Time to stampede, Bulls!
Click here to read more about USF Week events, including a pool party, Bullstock and Rocky’s Birthday Bash. 

Making sense of the rules

When it comes to holding students responsible for their actions, referrals will possibly be made to Student Judicial Services.

Jason Spratt, coordinator for Student Affairs at Student Judicial Services, said that Student Judicial Services makes no prejudgment on a student and that it makes sure the students are aware of their rights and responsibilities while listening to what happened. It is not until all avenues have been looked at that a decision is made.

However, the judicial services do not in any way use legal jargon, Spratt said.

“We are very different from the legal side on handling situations,” he said. “We weigh all factors of the case, the situation and whether the student has a past violation or not.”

The 2001-02 Student Handbook lists three separate alcohol-related offenses to the Student Code of Conduct. The first is in reference to underage zero-tolerance in a motor vehicle, the second refers to disorderly intoxication in public and causing disturbance to others. And the third deals with any violation of USF’s Alcohol Policy, which “establishes guidelines for the sale, service and consumption of alcoholic beverages on campus in compliance of federal and state laws.”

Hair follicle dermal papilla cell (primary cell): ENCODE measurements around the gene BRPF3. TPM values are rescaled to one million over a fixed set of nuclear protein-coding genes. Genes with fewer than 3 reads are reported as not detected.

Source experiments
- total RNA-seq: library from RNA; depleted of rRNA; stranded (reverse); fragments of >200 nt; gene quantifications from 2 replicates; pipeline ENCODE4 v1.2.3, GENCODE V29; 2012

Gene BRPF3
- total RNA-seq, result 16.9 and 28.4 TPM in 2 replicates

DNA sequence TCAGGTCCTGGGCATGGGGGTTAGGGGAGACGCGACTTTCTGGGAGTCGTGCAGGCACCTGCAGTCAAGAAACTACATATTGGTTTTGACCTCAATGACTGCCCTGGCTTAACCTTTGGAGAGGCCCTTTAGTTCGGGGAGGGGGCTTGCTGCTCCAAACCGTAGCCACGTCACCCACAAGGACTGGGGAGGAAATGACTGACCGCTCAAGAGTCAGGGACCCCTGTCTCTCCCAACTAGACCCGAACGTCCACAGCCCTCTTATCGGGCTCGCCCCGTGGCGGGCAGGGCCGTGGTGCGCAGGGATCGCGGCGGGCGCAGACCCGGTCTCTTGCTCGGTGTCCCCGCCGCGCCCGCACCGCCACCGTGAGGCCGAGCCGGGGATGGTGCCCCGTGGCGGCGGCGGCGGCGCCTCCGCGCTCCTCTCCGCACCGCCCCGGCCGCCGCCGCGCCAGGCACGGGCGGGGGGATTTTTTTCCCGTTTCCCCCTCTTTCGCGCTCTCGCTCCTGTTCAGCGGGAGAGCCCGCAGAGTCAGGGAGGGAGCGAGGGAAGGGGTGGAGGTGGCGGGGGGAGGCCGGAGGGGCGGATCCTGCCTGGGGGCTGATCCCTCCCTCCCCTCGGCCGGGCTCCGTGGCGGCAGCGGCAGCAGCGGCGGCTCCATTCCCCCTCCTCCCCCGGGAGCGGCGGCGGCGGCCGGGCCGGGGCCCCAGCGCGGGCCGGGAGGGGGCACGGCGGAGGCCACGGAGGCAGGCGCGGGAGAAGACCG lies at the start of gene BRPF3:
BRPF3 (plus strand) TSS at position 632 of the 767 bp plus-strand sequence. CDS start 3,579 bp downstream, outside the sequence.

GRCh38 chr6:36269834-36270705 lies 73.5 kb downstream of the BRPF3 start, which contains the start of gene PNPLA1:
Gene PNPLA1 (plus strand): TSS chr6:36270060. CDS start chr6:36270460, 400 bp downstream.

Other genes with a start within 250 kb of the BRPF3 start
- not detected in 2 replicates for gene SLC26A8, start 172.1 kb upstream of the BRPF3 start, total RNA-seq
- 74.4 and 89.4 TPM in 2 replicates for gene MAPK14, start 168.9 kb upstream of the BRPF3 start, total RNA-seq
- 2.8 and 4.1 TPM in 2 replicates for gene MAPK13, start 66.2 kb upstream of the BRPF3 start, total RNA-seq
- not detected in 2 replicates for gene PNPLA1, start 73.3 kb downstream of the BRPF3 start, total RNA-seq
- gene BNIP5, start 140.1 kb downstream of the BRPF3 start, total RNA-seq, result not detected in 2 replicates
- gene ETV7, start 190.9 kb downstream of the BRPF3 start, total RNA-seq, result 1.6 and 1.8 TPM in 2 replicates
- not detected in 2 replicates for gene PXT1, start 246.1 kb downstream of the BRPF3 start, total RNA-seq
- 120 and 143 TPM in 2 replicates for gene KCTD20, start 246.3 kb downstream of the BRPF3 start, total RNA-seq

If found responsible for breaking any of these rules, Student Judicial Services will follow its process in determining the type of sanction, if any.

Spratt said for the 2000-01 school year, 64 cases of underage violations were adjudicated at Student Judicial Services, including four violations involving students over 21.

“There could have been other instances, but they were not referred to us,” he said.

Student Judicial Services functions as an active umbrella in the judicial system for Student Activities, Residence Services, Student Affairs and Campus Recreation. Each branch reports the case to Student Judicial Students Services, and some may or may not be adjudicated, Spratt said. Each branch has its own judicial system within to make decisions as well.

Residence Services deals with alcohol-related instances, as well. According to the Resident Handbook, a resident who is 21 or older may possess and consume alcohol strictly in his/her room or apartment. If the resident has roommates under 21, they may not possess or consume alcohol in their presence.

But in the end, Student Judicial Services is on campus to help the students, Spratt said.

“We are here to educate, develop and teach the students,” he said.